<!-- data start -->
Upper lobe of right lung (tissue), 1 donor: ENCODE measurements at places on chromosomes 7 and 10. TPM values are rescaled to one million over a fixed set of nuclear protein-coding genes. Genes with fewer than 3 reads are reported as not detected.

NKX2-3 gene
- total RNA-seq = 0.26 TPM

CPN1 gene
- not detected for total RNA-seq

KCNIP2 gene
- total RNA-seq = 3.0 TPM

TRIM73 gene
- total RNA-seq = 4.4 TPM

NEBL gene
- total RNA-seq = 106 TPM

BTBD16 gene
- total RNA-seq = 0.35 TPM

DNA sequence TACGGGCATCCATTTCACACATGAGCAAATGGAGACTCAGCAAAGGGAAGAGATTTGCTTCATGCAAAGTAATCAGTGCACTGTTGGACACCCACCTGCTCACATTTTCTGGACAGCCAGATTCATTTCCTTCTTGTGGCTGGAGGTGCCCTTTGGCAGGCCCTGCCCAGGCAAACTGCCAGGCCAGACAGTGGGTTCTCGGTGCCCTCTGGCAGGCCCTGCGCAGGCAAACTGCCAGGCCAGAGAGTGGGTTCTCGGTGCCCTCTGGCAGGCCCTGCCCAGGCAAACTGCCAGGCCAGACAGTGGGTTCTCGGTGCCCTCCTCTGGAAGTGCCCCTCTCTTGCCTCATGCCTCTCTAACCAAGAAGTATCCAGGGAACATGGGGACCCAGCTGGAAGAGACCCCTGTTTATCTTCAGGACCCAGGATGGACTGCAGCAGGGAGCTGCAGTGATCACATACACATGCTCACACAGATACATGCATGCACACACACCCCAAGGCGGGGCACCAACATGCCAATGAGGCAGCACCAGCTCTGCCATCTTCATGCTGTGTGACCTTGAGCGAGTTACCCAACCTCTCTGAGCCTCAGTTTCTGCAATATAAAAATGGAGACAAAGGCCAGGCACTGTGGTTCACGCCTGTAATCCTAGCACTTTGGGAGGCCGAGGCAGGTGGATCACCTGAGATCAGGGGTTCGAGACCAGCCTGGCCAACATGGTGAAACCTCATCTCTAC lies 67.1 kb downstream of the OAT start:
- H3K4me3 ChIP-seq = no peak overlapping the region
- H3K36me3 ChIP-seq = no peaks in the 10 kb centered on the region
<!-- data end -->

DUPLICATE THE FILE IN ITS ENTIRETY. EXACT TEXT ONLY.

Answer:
Upper lobe of right lung (tissue), 1 donor: ENCODE measurements at places on chromosomes 7 and 10. TPM values are rescaled to one million over a fixed set of nuclear protein-coding genes. Genes with fewer than 3 reads are reported as not detected.

NKX2-3 gene
- total RNA-seq = 0.26 TPM

CPN1 gene
- not detected for total RNA-seq

KCNIP2 gene
- total RNA-seq = 3.0 TPM

TRIM73 gene
- total RNA-seq = 4.4 TPM

NEBL gene
- total RNA-seq = 106 TPM

BTBD16 gene
- total RNA-seq = 0.35 TPM

DNA sequence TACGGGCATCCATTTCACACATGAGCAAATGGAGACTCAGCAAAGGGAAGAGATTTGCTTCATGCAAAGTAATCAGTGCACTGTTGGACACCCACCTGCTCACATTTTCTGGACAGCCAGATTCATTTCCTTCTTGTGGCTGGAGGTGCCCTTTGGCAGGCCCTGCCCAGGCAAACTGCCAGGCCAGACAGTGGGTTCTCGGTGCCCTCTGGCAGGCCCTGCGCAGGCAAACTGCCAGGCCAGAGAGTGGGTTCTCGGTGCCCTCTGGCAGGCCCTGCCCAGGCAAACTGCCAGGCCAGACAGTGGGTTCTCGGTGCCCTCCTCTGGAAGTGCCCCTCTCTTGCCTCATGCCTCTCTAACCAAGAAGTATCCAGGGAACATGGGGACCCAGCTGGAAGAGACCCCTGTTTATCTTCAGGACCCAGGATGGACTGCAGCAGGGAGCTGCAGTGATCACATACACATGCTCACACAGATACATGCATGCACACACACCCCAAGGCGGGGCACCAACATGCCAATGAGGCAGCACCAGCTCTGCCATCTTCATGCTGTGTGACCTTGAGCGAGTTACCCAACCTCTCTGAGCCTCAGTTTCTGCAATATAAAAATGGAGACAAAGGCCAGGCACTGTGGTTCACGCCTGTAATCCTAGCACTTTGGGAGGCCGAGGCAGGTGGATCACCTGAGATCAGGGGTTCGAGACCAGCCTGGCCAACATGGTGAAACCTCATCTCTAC lies 67.1 kb downstream of the OAT start:
- H3K4me3 ChIP-seq = no peak overlapping the region
- H3K36me3 ChIP-seq = no peaks in the 10 kb centered on the region